USS Theodore Roosevelt Public Health Investigation Describes Virus Spread in Sailors

A joint public health investigation from the Navy and Marine Corps Public Health Center, in cooperation with the Centers for Disease Control, released their findings about how the Corona Virus affected the crew of the USS Theodore Roosevelt.

The investigation of the outbreak asked volunteers to complete a survey and provide a voluntary blood and nasal swab sample. Antibody testing was done on almost 400 crew of the TR, showing that 62 percent were infected with the Virus with mild symptoms. This is the first report published by the CDC on this demographic of young adults.

382 service members gave blood samples and a subset provided 267 nasal swab samples. The blood samples were tested for the presence of antibodies, meaning they had been exposed to the virus. Positive blood samples were tested further to determine their ability to prevent infection by neutralizing the virus. The nasal swabs were used to look for virus RNA (ribonucleic acid) which is genetic material.

Numerous human diseases are caused by RNA viruses including the common cold, influenza, SARS, COVID-19, hepatitis C, hepatitis E and several others.

Study participants also completed a questionnaire that included data on demographics, exposures, protective behaviors service members engaged in, health history, symptoms, and self-reporting of previous Corona Virus tests.

Other notable findings in the investigation include:

  • Nearly two thirds of service members in this sample had reactive antibodies.
    44 (18.5 percent) of service members who were identified as having a current or previous SARS-CoV-2 infection did not report any symptoms.
  • Among those who provided nasal swabs, just over one third tested positive for current infection.
  • Loss of taste or smell was the symptom most associated with current or previous infection; participants reporting these symptoms were 10 times more likely to have infection than were those who did not.
  • Among 12 participants with antibodies that were detected longer than 40 days after symptom onset, eight remained neutralization positive including two participants who were tested 3 months after symptom onset.
  • Among all participants, current or previous infection was more common among males than females, but did not differ significantly by age, race, ethnicity, or history of a pre-existing medical condition.
  • Current or previous infection was higher among participants who reported contact with someone known to have COVID-19 (64.2 percent) compared with those who did not (41.7 percent) and higher among service members who reported sharing a room with another service member that tested positive (65.6 percent) compared with those who did not.
  • Service members who reported taking preventive measures compared to those who did not had a lower infection rate (wearing a face covering (55.8 percent versus 80.8 percent), avoiding common areas (53.8 percent versus 67.5 percent), and observing social distancing (54.7 percent versus 70.0 percent).

This study is in line with the cruise ships that had undetected transmission of the Corona Virus due to the mild and asymptomatic nature of the infection. The virus spreads easily between people living in close quarters.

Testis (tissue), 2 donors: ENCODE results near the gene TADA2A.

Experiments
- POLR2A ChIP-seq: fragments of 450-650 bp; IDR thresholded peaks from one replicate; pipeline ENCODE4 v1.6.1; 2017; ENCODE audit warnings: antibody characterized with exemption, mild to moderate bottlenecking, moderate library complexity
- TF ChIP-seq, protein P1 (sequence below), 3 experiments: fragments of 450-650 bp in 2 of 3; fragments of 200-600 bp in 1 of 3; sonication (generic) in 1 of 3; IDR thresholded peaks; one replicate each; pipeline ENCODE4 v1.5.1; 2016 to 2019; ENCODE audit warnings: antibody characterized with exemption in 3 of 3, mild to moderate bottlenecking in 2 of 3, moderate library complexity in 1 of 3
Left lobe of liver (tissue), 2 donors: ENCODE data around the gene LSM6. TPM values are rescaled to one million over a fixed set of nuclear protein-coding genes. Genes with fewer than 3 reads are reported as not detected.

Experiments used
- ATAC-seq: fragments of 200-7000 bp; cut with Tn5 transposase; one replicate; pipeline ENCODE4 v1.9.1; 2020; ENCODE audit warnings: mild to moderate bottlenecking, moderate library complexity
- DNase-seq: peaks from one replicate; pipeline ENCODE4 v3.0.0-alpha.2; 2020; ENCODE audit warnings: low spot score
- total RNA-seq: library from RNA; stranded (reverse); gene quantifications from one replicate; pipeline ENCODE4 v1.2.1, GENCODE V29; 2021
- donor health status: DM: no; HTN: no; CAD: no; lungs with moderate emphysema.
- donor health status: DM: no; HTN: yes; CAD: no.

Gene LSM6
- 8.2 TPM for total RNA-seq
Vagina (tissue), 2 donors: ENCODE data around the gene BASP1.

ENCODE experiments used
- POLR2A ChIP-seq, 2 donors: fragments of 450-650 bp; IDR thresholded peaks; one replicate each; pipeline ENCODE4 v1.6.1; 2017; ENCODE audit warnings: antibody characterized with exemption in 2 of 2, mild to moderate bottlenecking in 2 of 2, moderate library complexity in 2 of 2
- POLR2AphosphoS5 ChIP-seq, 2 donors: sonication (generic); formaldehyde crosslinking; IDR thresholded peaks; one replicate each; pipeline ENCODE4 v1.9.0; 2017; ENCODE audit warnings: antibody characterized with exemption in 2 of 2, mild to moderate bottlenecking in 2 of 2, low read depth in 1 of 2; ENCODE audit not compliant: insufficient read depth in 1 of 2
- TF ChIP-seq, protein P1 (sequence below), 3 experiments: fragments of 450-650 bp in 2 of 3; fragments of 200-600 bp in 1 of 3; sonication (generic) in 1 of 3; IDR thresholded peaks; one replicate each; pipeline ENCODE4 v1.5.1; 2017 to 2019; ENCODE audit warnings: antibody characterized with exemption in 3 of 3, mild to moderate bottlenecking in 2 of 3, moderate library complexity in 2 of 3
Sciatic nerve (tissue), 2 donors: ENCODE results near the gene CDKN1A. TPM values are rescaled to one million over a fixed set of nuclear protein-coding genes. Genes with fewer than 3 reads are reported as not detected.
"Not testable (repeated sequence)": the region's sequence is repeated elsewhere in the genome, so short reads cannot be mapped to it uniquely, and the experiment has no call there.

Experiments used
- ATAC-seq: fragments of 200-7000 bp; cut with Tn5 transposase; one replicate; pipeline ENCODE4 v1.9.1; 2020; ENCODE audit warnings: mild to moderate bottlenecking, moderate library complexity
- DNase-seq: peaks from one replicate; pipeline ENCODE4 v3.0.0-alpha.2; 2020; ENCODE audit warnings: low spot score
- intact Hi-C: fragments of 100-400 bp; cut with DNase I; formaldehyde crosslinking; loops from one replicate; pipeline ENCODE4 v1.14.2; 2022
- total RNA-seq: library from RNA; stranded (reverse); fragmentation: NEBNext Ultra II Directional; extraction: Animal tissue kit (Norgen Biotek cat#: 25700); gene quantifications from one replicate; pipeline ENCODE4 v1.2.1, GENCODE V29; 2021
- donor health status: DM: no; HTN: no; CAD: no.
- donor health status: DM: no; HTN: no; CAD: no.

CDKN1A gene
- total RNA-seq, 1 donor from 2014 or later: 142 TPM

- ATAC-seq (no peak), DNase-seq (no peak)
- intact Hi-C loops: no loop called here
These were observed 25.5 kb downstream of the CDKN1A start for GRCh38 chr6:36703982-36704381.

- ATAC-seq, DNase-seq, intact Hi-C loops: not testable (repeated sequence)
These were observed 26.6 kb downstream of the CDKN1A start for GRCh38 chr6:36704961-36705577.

Young, healthy adults with the virus may have mild, atypical or no symptoms at all, so symptom-based surveillance may not detect the infection. Using face coverings and taking other preventative measures can mitigate the transmission. The neutralizing antibodies among the majority of participants in this study is promising of at least short-term immunity.

The Corona Virus impacted the crew of the Roosevelt harder than any other military unit. The Navy is committed to making the best decisions it can to protect the health and safety of its Sailors.

The outbreak investigation provides an opportunity to make a difference in helping the nation battle the virus and containing future outbreaks.

“This is a stealthy virus and the results from this outbreak investigation provides us with increased knowledge about COVID-19 so we can better protect the crew, their shipmates on other vessels, and ultimately the nation,” said Rear Adm. Bruce Gillingham, US Navy Surgeon General.

The findings in the outbreak investigation on the Roosevelt and information from the outbreak on the USS Kidd is helping the Navy navigate to what a “new normal” looks like aboard their vessels. It is important to sustain underway operations during future outbreaks when a ship may not be able to pull into port or medically evacuate personnel due to geographic or operations concerns.

On May 27 the Navy issued new Standard Operational Guidance providing direction for isolation, quarantine and contact tracing upon any future outbreaks of the Corona Virus.
Lessons learned from the TR include the value of using and enforcing strict ship-board protocols to contain the spread of the virus. Preventative and mitigation efforts have shown to be effective. Several ships have had positive cases of the Corona Virus. Quick actions of the crew have contained the virus to a small group allowing the ships to continue their planned operations.

“Protecting the total workforce remains our top priority. At the same time the Navy is still answering the call to defend the nation, protect sea lanes, and assist those in need. The Navy will continue to operate in this ‘new normal’ environment with COVID, but won’t be limited in our ability to respond to whatever our Nation needs,” said Vice Admiral Phillip Sawyer, the Navy’s operations chief in charge of coordinating the service’s response to the Corona Virus.


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